Paul Bergman

UCLA Law School Professor

Paul Bergman is a Professor of Law Emeritus at the UCLA School of Law and a recipient of two University Distinguished Teaching Awards. His books include:

  • Nolo’s Deposition Handbook (with Moore, Nolo)
  • Real to Reel: Truth & Trickery in Courtroom Movies (with Asimow, Vandeplas Publishing)
  • Trial Advocacy: Inferences, Arguments, Techniques (with Moore and Binder, West Publishing Co.)
  • Trial Advocacy in a Nutshell (West Publishing Co.)
  • Represent Yourself in Court: Prepare & Try a Winning Case (with Berman, Nolo)
  • Depositions in a Nutshell (with Moore, Binder, and Light, West Publishing Co.)
  • Lawyers as Counselors: A Client-Centered Approach (with Binder, Tremblay, and Weinstein, West Publishing Co.)
  • Cracking the Case Method (with Goodman and Holm, West Academic Publishing)
  • Evidence Law and Practice (with Friedland and Benham, Carolina Academic Press), and
  • You Matter: Ten Spiritual Commitments for a Richer and More Meaningful Life (with Rabbi Mark Borovitz, AuthorHouse).

Paul has also published numerous articles in law journals. And, using clips from law-related films, he regularly gives presentations to lawyers, judges, and community groups.

Articles By Paul Bergman

Formal Discovery: Gathering Evidence for Your Lawsuit
When involved in litigation, it's necessary to know how to do discovery in a lawsuit and what types of evidence can be legally obtained during the discovery process. This article explains how to do discovery in law using the most common discovery techniques, including form and special interrogatories, requests to produce documents, and depositions.
How Judges Decide to Release You on Your Own Recognizance, or "OR"
Release on your own recognizance means you don't have to pay bail, but you still must obey the rules and terms set by the judge.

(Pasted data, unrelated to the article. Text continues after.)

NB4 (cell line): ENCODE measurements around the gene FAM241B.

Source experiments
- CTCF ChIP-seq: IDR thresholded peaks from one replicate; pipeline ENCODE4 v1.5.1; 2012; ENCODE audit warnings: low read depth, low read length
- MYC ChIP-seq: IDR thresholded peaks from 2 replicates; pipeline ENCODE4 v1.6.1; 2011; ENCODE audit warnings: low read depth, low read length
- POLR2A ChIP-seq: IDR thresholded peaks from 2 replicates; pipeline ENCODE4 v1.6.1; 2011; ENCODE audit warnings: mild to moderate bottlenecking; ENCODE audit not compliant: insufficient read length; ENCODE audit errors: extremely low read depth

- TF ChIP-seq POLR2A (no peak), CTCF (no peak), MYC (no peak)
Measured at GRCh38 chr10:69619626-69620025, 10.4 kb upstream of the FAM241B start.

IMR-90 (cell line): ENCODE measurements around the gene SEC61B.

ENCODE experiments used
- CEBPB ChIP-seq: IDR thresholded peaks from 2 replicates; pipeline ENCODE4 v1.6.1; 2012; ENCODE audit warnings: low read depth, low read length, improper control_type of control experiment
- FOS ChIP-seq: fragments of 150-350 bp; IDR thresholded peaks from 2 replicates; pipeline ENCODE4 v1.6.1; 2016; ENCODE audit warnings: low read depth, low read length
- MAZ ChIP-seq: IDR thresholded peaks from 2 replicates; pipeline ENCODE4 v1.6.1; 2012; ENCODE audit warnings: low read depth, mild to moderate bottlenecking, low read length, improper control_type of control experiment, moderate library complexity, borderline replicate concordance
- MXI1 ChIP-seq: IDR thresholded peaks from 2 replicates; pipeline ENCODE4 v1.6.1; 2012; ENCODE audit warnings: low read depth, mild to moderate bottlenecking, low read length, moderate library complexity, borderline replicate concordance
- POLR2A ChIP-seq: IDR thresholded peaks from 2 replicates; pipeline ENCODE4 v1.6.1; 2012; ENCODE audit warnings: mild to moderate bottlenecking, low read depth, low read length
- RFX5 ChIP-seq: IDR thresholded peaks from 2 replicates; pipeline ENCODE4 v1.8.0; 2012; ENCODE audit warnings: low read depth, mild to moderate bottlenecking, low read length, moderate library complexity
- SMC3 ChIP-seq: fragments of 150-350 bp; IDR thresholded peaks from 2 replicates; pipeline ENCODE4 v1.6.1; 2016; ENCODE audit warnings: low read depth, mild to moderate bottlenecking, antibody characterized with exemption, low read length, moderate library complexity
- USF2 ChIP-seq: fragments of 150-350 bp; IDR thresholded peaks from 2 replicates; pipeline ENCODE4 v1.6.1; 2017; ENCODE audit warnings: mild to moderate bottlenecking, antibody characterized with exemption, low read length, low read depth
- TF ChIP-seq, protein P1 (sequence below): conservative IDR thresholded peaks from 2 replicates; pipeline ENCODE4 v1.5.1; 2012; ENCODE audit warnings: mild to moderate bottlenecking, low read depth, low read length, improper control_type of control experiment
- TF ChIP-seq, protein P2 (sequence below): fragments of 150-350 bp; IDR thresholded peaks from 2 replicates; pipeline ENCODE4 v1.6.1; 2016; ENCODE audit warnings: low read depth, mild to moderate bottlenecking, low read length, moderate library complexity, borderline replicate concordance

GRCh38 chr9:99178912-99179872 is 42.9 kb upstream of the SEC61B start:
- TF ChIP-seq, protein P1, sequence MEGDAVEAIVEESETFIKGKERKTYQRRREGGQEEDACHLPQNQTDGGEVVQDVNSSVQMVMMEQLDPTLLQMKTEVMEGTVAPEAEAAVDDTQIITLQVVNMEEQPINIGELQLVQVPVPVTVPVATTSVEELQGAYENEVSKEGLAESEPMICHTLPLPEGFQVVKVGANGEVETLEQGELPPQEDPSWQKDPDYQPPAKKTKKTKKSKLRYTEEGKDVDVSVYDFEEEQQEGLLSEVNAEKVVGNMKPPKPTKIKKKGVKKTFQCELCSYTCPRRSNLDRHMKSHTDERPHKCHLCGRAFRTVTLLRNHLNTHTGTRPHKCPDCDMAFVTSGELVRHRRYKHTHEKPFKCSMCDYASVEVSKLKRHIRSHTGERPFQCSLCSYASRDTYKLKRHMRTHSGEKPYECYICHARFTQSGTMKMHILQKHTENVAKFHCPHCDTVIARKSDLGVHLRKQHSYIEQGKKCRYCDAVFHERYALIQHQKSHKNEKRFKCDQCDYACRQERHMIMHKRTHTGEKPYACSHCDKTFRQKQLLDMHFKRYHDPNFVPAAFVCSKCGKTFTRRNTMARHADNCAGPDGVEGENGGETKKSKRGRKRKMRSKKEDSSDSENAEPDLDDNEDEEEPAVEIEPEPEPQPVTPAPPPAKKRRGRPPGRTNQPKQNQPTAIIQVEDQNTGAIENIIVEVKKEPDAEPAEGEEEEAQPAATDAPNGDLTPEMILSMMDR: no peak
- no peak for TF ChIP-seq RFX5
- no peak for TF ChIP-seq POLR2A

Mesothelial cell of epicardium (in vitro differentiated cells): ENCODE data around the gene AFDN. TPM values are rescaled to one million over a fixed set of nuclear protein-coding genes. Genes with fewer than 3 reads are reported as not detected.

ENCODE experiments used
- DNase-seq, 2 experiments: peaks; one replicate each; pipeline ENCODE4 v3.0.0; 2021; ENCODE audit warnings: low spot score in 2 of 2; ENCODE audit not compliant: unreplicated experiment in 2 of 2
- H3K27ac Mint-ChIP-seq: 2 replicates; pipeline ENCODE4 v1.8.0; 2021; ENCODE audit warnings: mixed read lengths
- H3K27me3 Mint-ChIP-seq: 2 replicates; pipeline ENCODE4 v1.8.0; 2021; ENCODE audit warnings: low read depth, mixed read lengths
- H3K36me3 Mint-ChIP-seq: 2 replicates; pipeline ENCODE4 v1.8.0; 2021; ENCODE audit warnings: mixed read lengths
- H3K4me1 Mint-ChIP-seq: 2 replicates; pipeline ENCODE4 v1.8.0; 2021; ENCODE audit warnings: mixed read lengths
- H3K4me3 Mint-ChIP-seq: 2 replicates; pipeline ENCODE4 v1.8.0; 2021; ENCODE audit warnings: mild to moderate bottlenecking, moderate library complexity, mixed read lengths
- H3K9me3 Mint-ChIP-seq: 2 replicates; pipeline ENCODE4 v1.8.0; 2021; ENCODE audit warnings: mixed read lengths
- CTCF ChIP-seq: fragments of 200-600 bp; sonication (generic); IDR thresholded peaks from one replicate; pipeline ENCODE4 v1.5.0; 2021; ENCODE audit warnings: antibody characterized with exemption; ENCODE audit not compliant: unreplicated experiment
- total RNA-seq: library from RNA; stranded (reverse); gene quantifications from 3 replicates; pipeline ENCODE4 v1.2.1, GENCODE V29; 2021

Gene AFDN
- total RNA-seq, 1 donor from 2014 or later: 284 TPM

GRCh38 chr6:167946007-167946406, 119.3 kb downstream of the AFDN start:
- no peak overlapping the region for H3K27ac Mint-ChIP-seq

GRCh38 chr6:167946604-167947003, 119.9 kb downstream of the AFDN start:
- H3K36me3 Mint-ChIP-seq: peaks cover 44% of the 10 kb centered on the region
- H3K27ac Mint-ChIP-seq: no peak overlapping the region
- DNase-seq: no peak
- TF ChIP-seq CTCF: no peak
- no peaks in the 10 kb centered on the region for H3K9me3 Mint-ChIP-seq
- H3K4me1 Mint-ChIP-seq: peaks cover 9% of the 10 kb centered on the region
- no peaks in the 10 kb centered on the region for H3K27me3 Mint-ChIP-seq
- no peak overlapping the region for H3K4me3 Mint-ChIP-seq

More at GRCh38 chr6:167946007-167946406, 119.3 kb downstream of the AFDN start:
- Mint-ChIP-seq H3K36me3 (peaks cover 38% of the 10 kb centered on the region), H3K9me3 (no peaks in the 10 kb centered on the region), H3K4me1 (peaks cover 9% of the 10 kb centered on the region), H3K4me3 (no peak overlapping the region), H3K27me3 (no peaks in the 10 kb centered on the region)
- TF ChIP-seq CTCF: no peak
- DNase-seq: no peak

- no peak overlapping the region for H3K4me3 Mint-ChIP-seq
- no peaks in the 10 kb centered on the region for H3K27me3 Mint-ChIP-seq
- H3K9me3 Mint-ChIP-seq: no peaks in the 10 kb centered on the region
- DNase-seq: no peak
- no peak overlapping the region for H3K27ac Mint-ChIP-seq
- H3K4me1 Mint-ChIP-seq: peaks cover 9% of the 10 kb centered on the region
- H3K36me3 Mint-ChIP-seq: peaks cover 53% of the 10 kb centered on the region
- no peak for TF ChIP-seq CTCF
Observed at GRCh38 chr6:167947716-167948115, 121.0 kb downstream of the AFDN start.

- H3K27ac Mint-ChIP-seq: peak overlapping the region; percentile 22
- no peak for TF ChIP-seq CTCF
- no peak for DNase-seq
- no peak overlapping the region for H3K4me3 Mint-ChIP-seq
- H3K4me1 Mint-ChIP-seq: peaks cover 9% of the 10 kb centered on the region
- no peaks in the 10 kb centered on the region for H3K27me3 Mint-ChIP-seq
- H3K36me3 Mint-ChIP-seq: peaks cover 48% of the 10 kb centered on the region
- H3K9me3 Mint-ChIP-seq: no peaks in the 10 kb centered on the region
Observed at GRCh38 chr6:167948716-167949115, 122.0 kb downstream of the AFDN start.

Character Evidence and Character Witnesses
Defendants can offer evidence of their good character—but not without risk.
Do I Need a Lawyer When I'm Charged With a Crime?
Defendants charged with crimes are almost always best served by obtaining a lawyer.
Felonies, Misdemeanors, and Infractions: Classifying Crimes
In every state, crimes are put into distinct categories. The categories are usually "felony," "misdemeanor," and "infraction."
Criminal Courtroom Layout
Just about everything that happens in a courtroom can seem confusing to someone who hasn’t experienced the justice system firsthand. Even the courtroom itself can be confounding.
What Is a Chain of Custody for Evidence?
Chain of custody typically refers to the foundation the prosecution needs to establish for certain types of exhibits to be admitted into evidence.
What to Look for in a Private Criminal Defense Attorney
To help choose the right lawyer for your criminal case, look for someone who knows the local players, has experience defending similar charges, and is a good fit for you.
Can the Defense Interview a Prosecution Witness?
If done properly, trying to interview prosecution witnesses can be an effective investigation technique for the defense.
How Do Prosecutors Decide Which Cases to Charge?
Police officers arrest suspects, but prosecutors decide whether to file formal charges against suspects. Learn how charges are filed and what factors prosecutors may consider in deciding on particular charges.